Music and design icon Björk spent two years creating her 11th record, Biophilia, as an “app album” — songs in app form, games, and educational content that can get users involved so they’re not just passively listening.
- Inez van Lamsweerde & Vinoodh Matadin
- Icelandic singer Björk.
Though critically acclaimed, there was one major problem with the Biophilia app–Björk fans using Android mobile devices couldn’t experience it. Until today.
The artist finally released an Android version of Biophilia (for $12.99 in the U.S. Google Play store) Wednesday, two years after its iOS release. So what took so long?
According to Max Weisel, one of the developers of the original Biophilia app for iOS, “Porting Biophilia to a new platform was a daunting task,” because it is a “large suite,” not just a simple, casual game.
The app makes music physical and accessible to kids and fans, by mapping basic musicology on a touchscreen, Björk told Venture Capital Dispatch. “Rhythm, scales, counterpoint, chords, arpeggios and such–I felt in my own music school this was too academic, like reading a book about how to ride a bicycle, instead of doing it. Music is to be felt and experienced.”
In 2011, developers advised the artist that the cost to convert her app-album to Android and Windows operating systems would be about 375,000 U.K. pounds, or enough to commission eight programmers for five months. She started acrowdfunding campaign on Kickstarter to raise the money, but cancelled it after 10 days and a sluggish reception there.
Still, she felt it was “absolutely vital to make it available for all smartphones, because of the educational aspects of Biophilia.” Her app helps teach “basic musicology and science,” where “art programs have been cut down,” she said. Many schools that use Biophilia and its extra, free curriculum for educators don’t have access to iPads, she noted.
Enter Apportable Inc., a San Francisco startup that automates the process of turning an iOS app into an Android app. One of the company’s engineers, Zac Bowling, reached out to Mr. Weisel to see if Apportable could help. Using Apportable, Mr. Weisel says, he was able to “translate” one of the song-apps on Biophilia to Android, in less than an hour with minimal effort.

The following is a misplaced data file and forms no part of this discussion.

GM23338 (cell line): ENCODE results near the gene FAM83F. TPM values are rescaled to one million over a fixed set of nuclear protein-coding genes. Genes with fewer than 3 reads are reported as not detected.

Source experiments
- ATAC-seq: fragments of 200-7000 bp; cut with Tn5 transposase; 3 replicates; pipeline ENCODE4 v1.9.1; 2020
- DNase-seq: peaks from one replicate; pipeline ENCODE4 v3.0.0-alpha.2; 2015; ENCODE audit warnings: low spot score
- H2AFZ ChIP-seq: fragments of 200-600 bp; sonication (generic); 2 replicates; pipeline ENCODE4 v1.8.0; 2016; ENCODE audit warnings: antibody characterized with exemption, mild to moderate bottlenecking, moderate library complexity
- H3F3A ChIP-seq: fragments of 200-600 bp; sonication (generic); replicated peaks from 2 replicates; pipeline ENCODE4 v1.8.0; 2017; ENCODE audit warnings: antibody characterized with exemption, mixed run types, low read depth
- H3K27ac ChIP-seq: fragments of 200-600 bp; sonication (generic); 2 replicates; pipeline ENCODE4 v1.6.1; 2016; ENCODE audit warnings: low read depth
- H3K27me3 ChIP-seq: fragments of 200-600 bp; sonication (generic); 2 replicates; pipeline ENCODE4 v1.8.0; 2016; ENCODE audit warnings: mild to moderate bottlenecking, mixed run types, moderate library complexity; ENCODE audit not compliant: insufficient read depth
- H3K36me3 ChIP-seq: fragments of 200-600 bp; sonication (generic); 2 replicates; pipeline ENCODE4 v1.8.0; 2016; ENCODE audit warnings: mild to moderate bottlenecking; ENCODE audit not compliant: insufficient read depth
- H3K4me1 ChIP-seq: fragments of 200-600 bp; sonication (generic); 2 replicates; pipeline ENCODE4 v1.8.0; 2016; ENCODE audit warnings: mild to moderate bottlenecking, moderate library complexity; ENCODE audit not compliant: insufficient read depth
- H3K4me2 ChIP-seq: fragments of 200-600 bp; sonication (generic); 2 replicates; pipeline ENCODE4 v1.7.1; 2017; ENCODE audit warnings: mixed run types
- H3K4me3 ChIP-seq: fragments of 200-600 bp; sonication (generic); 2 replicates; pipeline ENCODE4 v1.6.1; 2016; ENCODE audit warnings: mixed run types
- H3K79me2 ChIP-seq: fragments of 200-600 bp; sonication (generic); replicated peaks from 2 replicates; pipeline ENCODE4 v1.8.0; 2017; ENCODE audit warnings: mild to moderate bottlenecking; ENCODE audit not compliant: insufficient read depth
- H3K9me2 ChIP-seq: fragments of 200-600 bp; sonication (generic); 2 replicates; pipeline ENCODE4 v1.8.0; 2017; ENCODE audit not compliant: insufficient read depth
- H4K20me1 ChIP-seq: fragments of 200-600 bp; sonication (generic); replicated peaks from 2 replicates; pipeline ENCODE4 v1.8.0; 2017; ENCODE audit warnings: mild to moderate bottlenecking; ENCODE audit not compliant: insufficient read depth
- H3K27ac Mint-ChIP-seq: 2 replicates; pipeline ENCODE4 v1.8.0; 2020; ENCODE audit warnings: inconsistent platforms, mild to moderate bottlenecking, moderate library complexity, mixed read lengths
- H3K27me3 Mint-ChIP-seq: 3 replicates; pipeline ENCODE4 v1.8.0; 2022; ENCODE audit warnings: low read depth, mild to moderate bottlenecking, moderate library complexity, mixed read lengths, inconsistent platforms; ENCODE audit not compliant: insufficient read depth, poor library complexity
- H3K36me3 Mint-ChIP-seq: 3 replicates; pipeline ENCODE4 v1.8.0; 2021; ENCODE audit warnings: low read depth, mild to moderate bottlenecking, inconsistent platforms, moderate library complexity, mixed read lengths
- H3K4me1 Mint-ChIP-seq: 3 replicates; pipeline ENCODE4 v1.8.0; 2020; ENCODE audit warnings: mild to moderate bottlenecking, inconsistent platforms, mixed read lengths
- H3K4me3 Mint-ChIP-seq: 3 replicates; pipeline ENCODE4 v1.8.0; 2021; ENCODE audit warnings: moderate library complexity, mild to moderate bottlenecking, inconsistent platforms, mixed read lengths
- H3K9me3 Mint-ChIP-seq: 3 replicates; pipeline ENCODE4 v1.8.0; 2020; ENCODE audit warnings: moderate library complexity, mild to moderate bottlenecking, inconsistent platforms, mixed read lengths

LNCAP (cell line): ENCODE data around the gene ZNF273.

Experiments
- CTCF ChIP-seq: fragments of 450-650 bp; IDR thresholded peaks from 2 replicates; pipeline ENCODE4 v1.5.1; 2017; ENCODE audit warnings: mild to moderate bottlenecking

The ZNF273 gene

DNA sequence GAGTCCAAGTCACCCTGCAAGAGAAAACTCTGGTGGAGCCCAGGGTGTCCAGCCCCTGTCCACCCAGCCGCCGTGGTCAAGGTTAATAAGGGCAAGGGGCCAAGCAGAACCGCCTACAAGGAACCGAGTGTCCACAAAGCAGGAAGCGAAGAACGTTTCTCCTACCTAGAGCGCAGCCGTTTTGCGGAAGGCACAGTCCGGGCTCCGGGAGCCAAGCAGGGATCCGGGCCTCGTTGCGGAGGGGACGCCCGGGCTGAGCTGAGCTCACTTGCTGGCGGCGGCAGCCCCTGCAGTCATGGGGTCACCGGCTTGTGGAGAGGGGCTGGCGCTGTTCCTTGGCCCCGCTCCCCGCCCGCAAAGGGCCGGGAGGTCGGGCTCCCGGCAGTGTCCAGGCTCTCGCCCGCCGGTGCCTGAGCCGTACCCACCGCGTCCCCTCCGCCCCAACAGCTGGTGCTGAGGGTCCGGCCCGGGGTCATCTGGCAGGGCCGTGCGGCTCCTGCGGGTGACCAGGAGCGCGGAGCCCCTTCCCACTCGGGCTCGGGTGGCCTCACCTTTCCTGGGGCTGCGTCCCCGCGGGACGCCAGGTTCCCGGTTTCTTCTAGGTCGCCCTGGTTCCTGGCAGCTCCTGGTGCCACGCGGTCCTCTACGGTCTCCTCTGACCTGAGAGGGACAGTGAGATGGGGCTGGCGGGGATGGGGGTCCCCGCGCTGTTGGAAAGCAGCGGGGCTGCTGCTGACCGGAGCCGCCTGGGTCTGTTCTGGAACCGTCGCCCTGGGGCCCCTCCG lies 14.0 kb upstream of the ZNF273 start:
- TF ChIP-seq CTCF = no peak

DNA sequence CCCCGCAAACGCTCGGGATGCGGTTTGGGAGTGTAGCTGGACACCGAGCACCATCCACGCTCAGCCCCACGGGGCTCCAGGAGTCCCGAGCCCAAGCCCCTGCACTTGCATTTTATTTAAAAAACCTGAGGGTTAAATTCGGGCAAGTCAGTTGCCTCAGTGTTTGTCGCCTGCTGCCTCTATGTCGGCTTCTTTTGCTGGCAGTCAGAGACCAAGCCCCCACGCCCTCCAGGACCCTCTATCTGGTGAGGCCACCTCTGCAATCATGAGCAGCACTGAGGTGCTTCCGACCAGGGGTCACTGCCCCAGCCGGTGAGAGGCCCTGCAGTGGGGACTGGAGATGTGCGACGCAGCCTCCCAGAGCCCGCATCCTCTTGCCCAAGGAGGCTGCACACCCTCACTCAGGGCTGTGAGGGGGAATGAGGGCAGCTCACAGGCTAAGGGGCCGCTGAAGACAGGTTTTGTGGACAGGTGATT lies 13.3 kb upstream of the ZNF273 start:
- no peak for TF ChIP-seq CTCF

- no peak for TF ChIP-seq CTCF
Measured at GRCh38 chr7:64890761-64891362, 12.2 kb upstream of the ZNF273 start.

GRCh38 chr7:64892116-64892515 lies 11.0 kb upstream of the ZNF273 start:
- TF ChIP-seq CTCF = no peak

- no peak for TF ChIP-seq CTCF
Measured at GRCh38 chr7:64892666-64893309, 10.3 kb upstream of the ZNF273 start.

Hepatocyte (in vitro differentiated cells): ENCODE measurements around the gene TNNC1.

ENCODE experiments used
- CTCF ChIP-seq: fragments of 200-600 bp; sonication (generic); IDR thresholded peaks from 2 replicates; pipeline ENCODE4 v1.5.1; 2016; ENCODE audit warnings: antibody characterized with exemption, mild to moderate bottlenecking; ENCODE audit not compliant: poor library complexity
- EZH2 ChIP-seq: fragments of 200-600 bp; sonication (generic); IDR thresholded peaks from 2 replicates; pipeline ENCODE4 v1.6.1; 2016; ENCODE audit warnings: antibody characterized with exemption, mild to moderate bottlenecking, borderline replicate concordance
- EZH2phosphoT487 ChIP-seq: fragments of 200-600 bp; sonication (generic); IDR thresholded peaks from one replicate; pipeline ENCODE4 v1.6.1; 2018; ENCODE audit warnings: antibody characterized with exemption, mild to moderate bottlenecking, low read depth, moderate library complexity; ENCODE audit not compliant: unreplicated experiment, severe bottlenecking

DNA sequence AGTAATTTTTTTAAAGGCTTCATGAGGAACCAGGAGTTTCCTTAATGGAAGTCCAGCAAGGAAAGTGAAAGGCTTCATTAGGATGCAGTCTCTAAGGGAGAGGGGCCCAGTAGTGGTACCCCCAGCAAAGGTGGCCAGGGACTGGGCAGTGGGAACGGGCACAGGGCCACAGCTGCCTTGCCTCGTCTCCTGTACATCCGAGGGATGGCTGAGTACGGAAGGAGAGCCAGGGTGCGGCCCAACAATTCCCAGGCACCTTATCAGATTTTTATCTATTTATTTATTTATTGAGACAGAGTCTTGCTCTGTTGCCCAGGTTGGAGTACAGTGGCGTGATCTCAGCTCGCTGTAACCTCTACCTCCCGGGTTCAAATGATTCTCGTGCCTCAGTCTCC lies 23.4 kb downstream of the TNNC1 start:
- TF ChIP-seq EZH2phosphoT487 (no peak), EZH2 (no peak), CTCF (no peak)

Here’s how Apportable makes converting apps a faster and less costly process, according to the startup’s chief executive, Collin Jackson: “We package a mini version of [Apple’s] iOS in with an Android installer, so an application thinks it is running on iOS but is really running on Android instead.”
- Courtesy of Apportable Inc.
- From left to right, Collin Jackson and Ian Fischer of Apportable Inc.
This week Apportable announced it had raised $2.4 million in seed funding from Google Ventures, with participation by individual angel investors including Reddit co-founder Alexis Ohanian and several others, as Dow Jones VentureWire previously reported.
The CEO says that more than half of the apps made using its technology ranked in the Top 500 paid apps on Google Play, a dominant Android app store in North America.
For the near term, Apportable plans to focus just on automating the conversion of an iOS app to Android. It could move into conversion of apps between other platforms in the future, the CEO said.
An investor in Apportable, Alexis Ohanian, believes Apportable will help bring about “software parity” in the mobile industry.
“We haven’t seen the same quality in Android app stores that we have seen in the Apple App Store so far,” he said. “That’s because a lot of startups and studios don’t have the resources to think about multiple platforms from the start. But if you look at the install numbers, there’s no denying how important Android users are.”
Björk has no plans to start a tech company, or fund tech startups herself. “Creating Biophilia has been plenty,” she said.